Normally, I’m not one for intense, sexual, gore-fest series – either for animated or live-action shows. I had heard about the graphic content before I started watching this one, but after seeing it pop up on my social media feed, I was curious. For a new show, it had an old-school look mixed with a modern style that I found interesting.
I wasn’t glued to the show because I had gone numb to all the death and sex (well, part of that was true), but there was something else I still can’t fully put to words, even after completing it. While I find myself wanting to forget, while still remembering it, the story of “Devilman Crybaby” is compelling, in that it brings to life humanity’s overall frailty and mixes it with our own, personal devils.
The story surrounds a variety of characters. The two main ones are Akira Fudo, a teenage crybaby who lives with Miki Makimura and her family; and Ryo Asuka, Akira’s friend and genius who discovers the existence of devils after his professor dies.
Ryo takes Akira to a nightclub and starts spilling blood, which attracts devils of all kinds, including the one Akira is empowered by: His pure heart and intentions keep him from being completely possessed and instead allow him to wield the devil’s power. The two then set off to rid the world of devils, but Ryo’s intentions go astray the deeper they get into their exploits, which leads Akira to question their alliance.
As noted, there is sex in all forms; violence, from victims being shot to bodies being ripped apart; and intensity, from defeating a bad guy to apocalyptic settings and moods where people jump off buildings at gunpoint. The transition from normal, everyday life to this onslaught is quick, tragic, and somewhere between inhumane and Darwinian survival of the fittest. Even from the beginning, most of the episodes cover a darker side of reality filled with drugs, rape, and misconduct of all natures.
Yet, in small moments there is some joy, some light, and some hope, such as two people becoming friends, strangers helping others after realizing their mistakes, Akira’s interactions with Miki and her family, and even in the last episode where Ryo and Akira share a conversation. The series encompasses a world writhing in the darkness, but still maintaining hope and light until the end.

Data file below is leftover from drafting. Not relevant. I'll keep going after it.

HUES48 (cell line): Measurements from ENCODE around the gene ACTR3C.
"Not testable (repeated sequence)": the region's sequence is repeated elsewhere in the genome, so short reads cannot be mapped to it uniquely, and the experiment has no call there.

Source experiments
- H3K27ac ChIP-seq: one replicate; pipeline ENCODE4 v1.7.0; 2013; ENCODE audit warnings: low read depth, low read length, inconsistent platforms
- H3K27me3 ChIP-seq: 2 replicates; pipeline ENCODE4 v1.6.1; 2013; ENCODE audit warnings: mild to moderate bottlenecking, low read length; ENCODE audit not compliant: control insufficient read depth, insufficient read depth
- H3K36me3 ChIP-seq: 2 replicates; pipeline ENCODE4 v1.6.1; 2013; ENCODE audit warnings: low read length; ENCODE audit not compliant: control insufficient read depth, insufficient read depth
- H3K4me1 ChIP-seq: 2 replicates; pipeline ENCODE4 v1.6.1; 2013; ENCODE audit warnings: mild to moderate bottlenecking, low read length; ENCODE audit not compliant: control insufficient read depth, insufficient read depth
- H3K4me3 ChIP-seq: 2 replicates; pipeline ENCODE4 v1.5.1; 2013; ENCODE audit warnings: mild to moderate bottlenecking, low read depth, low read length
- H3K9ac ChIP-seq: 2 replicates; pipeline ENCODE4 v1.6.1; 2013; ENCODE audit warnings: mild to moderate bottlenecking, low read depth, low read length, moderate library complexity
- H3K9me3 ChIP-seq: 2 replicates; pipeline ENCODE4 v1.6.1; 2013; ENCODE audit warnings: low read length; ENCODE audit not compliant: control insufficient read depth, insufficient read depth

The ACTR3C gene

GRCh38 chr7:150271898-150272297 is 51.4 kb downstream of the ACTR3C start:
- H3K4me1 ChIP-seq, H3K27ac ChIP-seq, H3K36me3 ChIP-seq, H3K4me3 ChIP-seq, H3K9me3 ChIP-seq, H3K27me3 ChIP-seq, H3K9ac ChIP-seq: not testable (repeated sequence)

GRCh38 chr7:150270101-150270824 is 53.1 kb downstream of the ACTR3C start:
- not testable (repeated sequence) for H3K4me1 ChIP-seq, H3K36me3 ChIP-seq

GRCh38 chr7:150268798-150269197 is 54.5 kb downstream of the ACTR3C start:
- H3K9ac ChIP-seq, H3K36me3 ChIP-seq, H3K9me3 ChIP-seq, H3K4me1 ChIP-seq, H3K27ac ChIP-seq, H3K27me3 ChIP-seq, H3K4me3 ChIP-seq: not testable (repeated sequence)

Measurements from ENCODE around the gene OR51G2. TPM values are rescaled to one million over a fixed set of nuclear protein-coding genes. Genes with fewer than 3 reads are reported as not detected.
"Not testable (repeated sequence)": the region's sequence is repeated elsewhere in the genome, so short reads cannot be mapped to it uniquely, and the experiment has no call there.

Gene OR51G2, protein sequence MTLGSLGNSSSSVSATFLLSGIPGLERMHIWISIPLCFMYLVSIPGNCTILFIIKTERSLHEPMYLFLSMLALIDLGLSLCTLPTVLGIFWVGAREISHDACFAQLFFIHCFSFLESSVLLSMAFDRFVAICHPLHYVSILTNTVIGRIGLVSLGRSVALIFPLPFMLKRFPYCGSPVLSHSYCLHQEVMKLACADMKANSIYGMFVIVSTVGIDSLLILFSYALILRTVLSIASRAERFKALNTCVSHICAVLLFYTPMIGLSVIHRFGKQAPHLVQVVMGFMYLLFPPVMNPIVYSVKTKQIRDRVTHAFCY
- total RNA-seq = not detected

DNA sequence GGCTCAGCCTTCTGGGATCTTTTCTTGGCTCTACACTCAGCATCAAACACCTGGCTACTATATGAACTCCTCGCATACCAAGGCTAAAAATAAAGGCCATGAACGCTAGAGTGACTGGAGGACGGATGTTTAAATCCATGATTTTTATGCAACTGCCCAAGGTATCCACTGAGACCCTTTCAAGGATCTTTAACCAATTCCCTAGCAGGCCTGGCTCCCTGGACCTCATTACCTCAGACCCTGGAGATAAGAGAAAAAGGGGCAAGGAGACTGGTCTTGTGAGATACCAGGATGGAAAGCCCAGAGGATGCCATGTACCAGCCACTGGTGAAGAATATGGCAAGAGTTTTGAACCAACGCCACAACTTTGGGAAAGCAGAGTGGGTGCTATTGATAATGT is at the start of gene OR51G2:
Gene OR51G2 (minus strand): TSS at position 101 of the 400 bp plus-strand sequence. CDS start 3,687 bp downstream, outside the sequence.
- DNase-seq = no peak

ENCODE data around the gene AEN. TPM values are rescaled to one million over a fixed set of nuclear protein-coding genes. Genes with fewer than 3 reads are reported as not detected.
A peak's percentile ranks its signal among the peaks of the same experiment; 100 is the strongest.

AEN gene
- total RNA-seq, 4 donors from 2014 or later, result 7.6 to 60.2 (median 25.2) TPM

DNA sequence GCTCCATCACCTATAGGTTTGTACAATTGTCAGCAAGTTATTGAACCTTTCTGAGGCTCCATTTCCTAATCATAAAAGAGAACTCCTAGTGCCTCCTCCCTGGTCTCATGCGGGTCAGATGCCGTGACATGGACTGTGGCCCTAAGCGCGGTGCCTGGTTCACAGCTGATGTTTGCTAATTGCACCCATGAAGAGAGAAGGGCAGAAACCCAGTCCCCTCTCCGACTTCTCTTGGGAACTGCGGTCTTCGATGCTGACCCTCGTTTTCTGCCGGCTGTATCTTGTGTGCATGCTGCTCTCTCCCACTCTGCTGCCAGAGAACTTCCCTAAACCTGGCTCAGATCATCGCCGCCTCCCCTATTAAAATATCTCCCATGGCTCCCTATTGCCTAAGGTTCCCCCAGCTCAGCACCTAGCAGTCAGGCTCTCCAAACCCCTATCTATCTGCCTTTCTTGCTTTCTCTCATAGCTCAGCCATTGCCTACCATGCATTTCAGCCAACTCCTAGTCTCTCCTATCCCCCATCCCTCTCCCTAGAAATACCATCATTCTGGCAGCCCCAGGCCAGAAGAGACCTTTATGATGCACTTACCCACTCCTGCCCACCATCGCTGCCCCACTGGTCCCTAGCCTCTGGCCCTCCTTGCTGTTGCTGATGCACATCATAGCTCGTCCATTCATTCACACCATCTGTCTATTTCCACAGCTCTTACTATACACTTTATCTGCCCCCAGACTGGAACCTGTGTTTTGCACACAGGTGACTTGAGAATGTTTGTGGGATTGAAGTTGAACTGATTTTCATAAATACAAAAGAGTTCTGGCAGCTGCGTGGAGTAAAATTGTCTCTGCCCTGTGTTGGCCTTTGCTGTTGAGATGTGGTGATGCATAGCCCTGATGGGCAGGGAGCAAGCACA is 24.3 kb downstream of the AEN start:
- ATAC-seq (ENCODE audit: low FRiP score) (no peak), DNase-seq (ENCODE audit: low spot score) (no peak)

One important thing to note is that the series is an adaptation of the “Devilman” manga series produced in the 1970s, and there are significant differences between the two, modernization being the biggest change. The manga is – strangely enough – less intense than the anime. Usually, it’s the opposite. It also makes me wonder if the story between the two is different because the names, scenes, and even characters have changed.
Also, there was an early 1970s anime adaptation that went completely against the script of the manga story, so there’s also a chance that Crybaby’s creators attempted to better embrace the original story that’s considered to be a classic.
Still, what’s the point of watching Devilman Crybaby when it’s definitely R-rated and contradicts the original story?
The manga version came in the middle of the Cold War where each and everyone could be considered an enemy, from countries to family members, even. I believe this new show tries to encompass this concept and the idea that everyone has uncontrollable devils that can only be tamed with the help of other individuals. In the show, one city was destroyed by one person’s motives, but another helped people see their wrongs and pointed them away from continued self-destruction.
With the development of modernization like phones and live television, the viewer is hit with the horrifying aspect of just how fast humans can turn on each other, and yet also see how they can rebuild faith and hope in one another. Mortality is extremely prevalent, from the loss of a few to that of millions, close or unknown.
There are many facets to this story that I can’t describe without ruining the plot, but that I find eerily relatable and understandable.
For these reasons, this show gets all the stars [5/5] from me. It warns us of our own, primordial devils that can easily take control over us when we are threatened by the unknown, yet also shows the strength of hope and love that can conquer them.
While the content is not for the faint-of-heart or people with traumatic experiences, there is a devilish charm to this story that is both terrifying, yet welcome.